About 12 miles east of Ashford, WA in Mt. Rainier National Park.
From Portland, take I-5 North and take exit 68 to Hwy 12. Take Hwy 12 for about 30 miles to Morton. Turn left on Hwy 7 and drive about 17 miles to Hwy 706. Turn right on Hwy 706 and drive to the Nisqually entrance on the west side of Mt. Rainier National Park. Drive about three miles from the entrance and cross the bridge over Kautz Creek. Continue two miles past Longmire and take a left turn into the parking area. The parking area is about 4.4 miles from the Nisqually entrance of the park.
From Seattle, take I-5 South to Hwy 512 East and go towards Puyallup (Exit 127). Follow Hwy 512 East for about 2 miles. Turn south onto Hwy 7 towards Mt. Rainier. Follow Hwy 7 south to Elbe. At Elbe, turn left onto Hwy 706, travel through Ashford, and then to the Nisqually entrance of Mt. Rainier National Park. Drive about three miles from the entrance and cross the bridge over Kautz Creek. Continue two miles past Longmire and take a left turn into the parking area. The parking area is about 4.4 miles from the Nisqually entrance of the park.
There are no bathrooms at the trailhead. Flush toilets are available at Longmire.
Pets are not allowed on the trails in National Parks.
A permit is needed to enter Mt. Rainier National Park.
Twin Firs Trail
Length and Elevation:
.4 miles round trip. Elevation gain of 60 feet and loss of 60 feet. Elevation at the trailhead at 2,519 feet, highest point is at 2,575 feet. Lowest elevation is 2,519 feet.
Review: October 10, 2009
Twin Firs Trail is an out and back trail that goes about .2 miles into the woods.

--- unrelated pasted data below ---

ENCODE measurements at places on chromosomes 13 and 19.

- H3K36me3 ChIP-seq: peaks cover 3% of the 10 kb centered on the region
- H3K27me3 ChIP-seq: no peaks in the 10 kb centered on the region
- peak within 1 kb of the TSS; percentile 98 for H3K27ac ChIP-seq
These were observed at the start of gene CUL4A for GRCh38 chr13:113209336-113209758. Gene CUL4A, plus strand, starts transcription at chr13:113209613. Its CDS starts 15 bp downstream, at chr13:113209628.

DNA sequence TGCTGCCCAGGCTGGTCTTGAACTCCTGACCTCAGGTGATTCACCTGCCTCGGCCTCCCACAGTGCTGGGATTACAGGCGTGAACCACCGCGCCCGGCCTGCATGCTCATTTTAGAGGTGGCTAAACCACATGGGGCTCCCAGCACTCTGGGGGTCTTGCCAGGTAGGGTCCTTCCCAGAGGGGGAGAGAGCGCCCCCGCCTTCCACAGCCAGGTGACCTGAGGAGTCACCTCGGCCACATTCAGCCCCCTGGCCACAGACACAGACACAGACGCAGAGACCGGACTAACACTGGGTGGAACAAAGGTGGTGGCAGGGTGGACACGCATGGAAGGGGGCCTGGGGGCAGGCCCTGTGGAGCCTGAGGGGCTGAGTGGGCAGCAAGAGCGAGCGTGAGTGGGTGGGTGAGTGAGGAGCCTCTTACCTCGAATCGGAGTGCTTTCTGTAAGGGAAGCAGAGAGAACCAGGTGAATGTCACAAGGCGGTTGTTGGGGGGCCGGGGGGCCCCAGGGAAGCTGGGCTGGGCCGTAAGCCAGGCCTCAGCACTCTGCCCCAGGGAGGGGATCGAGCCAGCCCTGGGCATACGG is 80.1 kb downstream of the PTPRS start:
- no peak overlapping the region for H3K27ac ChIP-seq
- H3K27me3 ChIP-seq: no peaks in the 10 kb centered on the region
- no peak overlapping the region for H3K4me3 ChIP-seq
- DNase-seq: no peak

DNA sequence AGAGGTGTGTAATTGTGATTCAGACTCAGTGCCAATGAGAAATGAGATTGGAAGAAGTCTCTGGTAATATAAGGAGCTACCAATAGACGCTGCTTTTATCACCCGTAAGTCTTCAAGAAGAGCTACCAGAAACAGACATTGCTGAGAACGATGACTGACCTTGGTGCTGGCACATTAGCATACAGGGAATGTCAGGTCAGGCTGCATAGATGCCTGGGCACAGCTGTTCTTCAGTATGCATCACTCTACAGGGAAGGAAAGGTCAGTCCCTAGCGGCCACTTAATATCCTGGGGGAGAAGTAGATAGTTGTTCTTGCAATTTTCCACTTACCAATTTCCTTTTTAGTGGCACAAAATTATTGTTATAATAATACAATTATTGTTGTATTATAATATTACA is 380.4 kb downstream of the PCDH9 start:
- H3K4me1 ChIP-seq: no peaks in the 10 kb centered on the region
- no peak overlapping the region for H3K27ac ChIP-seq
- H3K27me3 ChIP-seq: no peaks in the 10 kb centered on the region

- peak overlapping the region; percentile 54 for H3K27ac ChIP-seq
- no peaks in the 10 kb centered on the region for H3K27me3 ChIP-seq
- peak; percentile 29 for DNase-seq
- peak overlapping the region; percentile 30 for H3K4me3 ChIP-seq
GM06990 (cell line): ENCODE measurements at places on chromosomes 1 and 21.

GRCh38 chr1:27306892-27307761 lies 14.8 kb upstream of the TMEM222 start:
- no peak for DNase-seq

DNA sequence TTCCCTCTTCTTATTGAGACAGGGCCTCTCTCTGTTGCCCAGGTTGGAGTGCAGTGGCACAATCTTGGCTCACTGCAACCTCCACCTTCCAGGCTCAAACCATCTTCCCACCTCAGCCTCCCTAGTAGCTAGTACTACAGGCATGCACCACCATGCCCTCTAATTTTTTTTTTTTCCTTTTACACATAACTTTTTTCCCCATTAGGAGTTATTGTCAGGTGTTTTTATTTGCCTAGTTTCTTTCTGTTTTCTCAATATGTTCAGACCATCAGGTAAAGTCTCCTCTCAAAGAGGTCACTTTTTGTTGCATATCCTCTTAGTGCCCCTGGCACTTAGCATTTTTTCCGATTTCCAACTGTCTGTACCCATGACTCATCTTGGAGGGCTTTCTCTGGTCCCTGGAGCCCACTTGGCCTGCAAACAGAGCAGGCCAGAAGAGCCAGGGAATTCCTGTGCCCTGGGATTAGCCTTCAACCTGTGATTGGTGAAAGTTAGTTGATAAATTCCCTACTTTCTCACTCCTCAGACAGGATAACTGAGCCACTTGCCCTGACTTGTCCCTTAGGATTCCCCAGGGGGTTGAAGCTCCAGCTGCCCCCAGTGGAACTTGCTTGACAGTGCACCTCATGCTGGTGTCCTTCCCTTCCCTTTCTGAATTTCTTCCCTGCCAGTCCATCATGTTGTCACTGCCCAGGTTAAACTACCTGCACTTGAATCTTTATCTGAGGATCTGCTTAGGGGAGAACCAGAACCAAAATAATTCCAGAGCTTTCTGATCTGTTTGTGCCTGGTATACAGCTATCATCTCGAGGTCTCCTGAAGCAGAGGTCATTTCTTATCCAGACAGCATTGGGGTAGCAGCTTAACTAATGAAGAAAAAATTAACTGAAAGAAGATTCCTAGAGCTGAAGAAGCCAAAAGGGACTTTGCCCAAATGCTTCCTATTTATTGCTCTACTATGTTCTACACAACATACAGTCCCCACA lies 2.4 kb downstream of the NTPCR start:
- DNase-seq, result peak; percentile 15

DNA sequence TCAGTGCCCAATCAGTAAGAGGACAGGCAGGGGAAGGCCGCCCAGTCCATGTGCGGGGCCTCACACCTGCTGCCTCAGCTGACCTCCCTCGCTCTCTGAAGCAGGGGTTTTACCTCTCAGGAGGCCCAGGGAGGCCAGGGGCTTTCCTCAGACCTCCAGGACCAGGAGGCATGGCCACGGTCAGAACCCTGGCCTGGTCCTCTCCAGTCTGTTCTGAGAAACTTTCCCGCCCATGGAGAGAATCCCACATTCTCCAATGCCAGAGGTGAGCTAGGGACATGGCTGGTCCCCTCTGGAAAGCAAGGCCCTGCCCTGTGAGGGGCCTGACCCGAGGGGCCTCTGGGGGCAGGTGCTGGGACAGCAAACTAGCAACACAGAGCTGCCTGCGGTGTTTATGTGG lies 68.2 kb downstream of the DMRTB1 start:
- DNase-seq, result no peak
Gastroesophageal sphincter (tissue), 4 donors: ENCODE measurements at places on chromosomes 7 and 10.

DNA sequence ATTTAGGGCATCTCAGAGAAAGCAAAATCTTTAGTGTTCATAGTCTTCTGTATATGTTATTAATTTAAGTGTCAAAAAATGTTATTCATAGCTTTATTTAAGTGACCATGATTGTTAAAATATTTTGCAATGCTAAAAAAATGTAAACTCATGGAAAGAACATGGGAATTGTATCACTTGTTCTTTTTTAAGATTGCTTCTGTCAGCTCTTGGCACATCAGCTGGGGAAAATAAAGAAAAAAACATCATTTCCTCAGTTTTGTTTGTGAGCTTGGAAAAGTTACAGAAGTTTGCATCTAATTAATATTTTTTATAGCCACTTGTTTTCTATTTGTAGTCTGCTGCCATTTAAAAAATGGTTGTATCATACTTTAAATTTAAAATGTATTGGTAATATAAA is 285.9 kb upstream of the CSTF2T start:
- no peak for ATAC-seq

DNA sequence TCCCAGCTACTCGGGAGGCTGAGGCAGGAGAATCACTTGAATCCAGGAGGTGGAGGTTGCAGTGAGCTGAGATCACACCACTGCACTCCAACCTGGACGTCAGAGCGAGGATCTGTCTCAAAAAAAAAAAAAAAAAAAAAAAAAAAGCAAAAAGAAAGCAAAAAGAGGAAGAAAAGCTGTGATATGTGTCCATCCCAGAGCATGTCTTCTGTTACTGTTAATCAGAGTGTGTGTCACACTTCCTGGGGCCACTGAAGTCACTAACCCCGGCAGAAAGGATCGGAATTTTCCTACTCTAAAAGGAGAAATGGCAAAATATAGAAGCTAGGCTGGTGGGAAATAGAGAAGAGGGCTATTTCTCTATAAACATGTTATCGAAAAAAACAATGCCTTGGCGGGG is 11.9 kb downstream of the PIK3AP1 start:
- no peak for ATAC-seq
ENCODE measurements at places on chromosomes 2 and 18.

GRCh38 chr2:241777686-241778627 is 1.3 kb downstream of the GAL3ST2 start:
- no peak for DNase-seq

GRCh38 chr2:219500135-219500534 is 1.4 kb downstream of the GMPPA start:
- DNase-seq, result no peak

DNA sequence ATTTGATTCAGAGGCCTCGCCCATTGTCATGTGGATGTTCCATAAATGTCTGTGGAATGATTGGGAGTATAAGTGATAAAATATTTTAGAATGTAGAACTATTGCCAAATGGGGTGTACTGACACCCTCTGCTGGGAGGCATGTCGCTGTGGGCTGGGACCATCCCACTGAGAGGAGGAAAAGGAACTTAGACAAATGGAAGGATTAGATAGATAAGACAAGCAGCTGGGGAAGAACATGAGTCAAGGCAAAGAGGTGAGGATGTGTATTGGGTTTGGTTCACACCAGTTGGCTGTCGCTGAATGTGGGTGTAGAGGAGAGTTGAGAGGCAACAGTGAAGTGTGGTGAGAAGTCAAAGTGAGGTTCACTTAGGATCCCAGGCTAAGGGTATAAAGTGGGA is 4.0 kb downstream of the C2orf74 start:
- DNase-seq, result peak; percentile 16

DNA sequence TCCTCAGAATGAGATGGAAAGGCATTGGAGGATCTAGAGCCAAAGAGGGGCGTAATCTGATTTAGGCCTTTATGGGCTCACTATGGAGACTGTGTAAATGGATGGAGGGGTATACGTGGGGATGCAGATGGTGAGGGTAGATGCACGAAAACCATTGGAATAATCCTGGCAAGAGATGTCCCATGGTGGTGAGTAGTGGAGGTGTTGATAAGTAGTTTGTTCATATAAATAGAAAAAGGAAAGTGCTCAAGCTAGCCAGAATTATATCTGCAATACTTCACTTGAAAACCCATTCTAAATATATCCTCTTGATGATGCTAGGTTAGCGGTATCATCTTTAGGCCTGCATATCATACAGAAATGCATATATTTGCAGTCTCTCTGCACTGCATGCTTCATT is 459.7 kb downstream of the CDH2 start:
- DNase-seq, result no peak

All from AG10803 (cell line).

The trail goes along the side of a large cedar tree that has fallen down and makes a left off through the woods. Walk through a fairly wide trail past some huge old growth trees that have been here long before the park was established. Cedars like damp soil and the presence of moss-covered trees, ferns, and Devil’s club prove the soil here is moist here throughout the year.
Soon you’ll come upon trees that have grown out of a dead tree that became a nurse log. You can tell that the trees started on a nurse log because of the way the root structure fan out about 4 or 5 feet above the ground with the rotted remains of the nurse log underneath the young trees.
The trail that goes about .2 miles into the woods, climbs a hill, and ends at a large deadfall. Listen for the sound of a small creek gurgling nearby.
This trail is safe for small children but take care if they climb on any logs because many of them are slippery and have sharp points from branches that have broken off.
Enjoy the Photos!